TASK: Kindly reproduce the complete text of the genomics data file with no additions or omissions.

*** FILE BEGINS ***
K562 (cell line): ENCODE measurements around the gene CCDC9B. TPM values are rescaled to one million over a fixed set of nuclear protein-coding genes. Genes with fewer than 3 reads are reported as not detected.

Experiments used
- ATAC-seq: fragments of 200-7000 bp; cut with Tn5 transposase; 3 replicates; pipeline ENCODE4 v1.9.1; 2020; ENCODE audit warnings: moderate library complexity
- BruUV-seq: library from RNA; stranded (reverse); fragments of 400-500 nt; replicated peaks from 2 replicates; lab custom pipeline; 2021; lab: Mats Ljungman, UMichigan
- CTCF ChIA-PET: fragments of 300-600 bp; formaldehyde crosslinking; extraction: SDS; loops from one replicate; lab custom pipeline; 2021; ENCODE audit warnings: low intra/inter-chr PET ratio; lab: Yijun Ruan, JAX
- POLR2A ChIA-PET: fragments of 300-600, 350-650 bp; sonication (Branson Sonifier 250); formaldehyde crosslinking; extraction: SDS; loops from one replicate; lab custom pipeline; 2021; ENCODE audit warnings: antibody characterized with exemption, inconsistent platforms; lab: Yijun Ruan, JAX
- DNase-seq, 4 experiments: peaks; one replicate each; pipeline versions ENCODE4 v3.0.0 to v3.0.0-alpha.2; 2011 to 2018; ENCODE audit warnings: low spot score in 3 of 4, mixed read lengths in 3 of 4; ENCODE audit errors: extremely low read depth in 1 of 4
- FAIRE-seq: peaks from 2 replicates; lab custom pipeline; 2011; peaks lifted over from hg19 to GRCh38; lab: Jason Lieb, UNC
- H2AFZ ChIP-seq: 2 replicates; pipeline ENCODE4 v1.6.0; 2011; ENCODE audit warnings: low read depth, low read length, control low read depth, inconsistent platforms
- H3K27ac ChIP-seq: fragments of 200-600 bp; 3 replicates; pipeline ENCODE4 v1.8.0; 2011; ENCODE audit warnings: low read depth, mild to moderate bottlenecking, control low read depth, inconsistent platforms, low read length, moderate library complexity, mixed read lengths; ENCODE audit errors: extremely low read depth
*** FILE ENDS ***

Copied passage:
K562 (cell line): ENCODE measurements around the gene CCDC9B. TPM values are rescaled to one million over a fixed set of nuclear protein-coding genes. Genes with fewer than 3 reads are reported as not detected.

Experiments used
- ATAC-seq: fragments of 200-7000 bp; cut with Tn5 transposase; 3 replicates; pipeline ENCODE4 v1.9.1; 2020; ENCODE audit warnings: moderate library complexity
- BruUV-seq: library from RNA; stranded (reverse); fragments of 400-500 nt; replicated peaks from 2 replicates; lab custom pipeline; 2021; lab: Mats Ljungman, UMichigan
- CTCF ChIA-PET: fragments of 300-600 bp; formaldehyde crosslinking; extraction: SDS; loops from one replicate; lab custom pipeline; 2021; ENCODE audit warnings: low intra/inter-chr PET ratio; lab: Yijun Ruan, JAX
- POLR2A ChIA-PET: fragments of 300-600, 350-650 bp; sonication (Branson Sonifier 250); formaldehyde crosslinking; extraction: SDS; loops from one replicate; lab custom pipeline; 2021; ENCODE audit warnings: antibody characterized with exemption, inconsistent platforms; lab: Yijun Ruan, JAX
- DNase-seq, 4 experiments: peaks; one replicate each; pipeline versions ENCODE4 v3.0.0 to v3.0.0-alpha.2; 2011 to 2018; ENCODE audit warnings: low spot score in 3 of 4, mixed read lengths in 3 of 4; ENCODE audit errors: extremely low read depth in 1 of 4
- FAIRE-seq: peaks from 2 replicates; lab custom pipeline; 2011; peaks lifted over from hg19 to GRCh38; lab: Jason Lieb, UNC
- H2AFZ ChIP-seq: 2 replicates; pipeline ENCODE4 v1.6.0; 2011; ENCODE audit warnings: low read depth, low read length, control low read depth, inconsistent platforms
- H3K27ac ChIP-seq: fragments of 200-600 bp; 3 replicates; pipeline ENCODE4 v1.8.0; 2011; ENCODE audit warnings: low read depth, mild to moderate bottlenecking, control low read depth, inconsistent platforms, low read length, moderate library complexity, mixed read lengths; ENCODE audit errors: extremely low read depth